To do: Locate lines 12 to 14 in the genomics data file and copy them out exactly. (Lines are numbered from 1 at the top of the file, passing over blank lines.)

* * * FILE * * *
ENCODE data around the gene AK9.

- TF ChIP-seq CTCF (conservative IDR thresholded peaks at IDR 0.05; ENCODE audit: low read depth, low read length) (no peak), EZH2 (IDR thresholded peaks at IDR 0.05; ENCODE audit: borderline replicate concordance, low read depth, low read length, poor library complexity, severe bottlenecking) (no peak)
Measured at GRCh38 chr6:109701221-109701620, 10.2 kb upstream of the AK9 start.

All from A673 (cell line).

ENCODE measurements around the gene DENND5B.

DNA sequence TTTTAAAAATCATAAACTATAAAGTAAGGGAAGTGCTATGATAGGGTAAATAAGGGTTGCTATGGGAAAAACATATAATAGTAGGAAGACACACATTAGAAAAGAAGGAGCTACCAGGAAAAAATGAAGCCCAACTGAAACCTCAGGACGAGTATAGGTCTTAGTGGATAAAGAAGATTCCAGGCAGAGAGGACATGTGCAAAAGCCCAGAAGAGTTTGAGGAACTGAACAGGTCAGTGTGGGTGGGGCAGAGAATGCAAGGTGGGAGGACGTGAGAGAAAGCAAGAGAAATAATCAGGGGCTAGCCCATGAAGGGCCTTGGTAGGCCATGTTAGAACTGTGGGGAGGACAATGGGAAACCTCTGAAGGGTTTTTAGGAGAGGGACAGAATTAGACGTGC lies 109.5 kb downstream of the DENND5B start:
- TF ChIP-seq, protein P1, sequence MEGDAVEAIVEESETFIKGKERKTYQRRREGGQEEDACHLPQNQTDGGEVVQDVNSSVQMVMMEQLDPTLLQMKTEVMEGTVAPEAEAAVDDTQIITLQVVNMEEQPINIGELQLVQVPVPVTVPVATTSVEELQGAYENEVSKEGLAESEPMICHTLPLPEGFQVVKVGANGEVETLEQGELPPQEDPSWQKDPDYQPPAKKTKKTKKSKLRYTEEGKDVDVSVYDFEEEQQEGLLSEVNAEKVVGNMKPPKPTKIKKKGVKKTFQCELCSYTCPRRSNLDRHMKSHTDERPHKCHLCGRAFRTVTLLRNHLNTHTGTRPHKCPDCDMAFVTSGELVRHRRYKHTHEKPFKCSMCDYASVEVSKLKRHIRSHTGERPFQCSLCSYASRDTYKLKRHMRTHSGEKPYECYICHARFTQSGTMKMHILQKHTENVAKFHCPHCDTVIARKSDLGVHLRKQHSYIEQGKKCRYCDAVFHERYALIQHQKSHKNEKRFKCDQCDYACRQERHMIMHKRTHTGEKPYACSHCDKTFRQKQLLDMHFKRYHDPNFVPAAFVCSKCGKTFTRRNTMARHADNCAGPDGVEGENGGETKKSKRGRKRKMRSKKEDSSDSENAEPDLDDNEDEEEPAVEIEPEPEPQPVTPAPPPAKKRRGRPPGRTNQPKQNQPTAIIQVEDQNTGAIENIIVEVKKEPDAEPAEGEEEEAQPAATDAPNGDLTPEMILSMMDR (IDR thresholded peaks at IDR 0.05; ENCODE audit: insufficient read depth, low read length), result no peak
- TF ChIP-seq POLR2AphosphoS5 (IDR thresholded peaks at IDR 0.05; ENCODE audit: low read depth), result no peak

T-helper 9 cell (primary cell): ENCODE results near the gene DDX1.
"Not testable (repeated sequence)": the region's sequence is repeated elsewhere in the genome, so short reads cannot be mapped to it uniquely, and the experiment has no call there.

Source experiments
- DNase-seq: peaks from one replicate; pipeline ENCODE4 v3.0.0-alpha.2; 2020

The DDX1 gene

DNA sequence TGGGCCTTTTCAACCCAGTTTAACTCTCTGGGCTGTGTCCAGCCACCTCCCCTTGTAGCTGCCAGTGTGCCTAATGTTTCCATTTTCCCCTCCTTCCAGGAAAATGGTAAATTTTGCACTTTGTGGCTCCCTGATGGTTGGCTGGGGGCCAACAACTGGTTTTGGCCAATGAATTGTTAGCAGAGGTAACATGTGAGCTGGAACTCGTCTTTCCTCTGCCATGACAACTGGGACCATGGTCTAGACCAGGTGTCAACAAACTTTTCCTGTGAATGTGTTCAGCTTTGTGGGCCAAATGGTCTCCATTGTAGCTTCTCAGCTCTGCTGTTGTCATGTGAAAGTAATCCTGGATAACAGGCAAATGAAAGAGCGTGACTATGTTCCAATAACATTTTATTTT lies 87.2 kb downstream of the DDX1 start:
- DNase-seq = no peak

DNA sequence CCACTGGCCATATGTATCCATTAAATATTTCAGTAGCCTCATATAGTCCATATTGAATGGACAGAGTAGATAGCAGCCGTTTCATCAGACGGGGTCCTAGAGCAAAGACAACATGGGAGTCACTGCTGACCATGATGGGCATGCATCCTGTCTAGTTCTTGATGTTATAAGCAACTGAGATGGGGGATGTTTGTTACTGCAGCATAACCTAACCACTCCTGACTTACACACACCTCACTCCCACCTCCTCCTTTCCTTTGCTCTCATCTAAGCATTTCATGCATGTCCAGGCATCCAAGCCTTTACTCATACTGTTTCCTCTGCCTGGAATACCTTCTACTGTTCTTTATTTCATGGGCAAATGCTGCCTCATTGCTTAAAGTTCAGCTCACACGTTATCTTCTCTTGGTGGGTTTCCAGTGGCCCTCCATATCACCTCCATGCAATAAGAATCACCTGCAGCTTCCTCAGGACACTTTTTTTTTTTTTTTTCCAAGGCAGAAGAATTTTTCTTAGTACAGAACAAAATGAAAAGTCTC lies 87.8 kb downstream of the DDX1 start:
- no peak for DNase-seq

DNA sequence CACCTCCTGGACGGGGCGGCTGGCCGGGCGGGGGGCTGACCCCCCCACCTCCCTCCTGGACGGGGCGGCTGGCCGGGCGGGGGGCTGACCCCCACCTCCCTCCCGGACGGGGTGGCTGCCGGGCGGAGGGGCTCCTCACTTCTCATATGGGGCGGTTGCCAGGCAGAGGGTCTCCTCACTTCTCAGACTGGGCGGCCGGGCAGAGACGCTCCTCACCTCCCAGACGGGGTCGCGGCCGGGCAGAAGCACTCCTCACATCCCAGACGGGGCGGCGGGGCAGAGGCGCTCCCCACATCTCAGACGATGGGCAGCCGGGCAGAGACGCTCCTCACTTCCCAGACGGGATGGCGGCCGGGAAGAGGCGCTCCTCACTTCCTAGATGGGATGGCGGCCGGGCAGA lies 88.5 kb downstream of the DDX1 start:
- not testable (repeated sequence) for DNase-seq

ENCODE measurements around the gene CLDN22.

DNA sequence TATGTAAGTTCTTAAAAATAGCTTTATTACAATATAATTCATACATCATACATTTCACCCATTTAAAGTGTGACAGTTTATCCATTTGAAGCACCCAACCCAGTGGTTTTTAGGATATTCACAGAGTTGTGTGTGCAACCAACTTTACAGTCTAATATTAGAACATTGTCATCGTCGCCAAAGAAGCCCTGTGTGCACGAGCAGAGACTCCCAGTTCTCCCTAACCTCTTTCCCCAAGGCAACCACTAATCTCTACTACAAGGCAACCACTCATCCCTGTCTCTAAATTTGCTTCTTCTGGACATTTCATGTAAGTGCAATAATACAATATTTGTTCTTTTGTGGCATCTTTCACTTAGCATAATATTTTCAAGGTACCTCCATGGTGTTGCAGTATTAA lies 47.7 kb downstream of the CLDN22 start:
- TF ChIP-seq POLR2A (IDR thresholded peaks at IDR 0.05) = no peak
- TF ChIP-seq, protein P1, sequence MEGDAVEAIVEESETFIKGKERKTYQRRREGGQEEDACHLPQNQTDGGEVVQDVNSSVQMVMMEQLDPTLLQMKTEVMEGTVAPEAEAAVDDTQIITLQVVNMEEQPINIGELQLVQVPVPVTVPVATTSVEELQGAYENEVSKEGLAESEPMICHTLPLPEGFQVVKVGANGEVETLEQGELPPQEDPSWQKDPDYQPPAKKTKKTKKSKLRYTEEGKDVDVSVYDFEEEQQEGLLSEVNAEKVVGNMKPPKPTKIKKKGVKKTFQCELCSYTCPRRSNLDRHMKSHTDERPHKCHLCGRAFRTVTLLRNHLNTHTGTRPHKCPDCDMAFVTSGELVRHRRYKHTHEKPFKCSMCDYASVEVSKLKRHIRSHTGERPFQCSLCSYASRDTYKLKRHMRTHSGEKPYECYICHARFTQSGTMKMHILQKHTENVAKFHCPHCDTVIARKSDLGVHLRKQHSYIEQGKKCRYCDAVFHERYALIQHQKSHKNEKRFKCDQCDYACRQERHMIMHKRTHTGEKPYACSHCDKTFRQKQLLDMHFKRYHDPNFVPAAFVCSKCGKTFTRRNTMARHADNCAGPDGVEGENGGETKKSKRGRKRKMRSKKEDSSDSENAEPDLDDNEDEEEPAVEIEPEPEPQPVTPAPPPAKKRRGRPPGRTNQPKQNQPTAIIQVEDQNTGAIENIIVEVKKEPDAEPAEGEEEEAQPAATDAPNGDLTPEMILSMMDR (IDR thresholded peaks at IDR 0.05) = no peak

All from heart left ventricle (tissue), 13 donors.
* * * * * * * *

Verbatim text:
- DNase-seq: peaks from one replicate; pipeline ENCODE4 v3.0.0-alpha.2; 2020

The DDX1 gene

DNA sequence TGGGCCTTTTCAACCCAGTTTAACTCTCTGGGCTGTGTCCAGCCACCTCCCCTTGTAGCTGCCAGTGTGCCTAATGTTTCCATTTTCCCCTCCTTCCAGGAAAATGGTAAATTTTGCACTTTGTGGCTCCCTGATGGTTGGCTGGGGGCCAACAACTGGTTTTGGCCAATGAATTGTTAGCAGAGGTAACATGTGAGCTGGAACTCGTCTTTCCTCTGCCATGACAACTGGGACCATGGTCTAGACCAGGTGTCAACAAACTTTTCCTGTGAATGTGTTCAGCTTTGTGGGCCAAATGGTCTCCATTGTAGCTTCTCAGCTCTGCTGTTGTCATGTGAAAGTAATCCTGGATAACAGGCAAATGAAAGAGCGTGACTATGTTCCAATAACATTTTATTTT lies 87.2 kb downstream of the DDX1 start: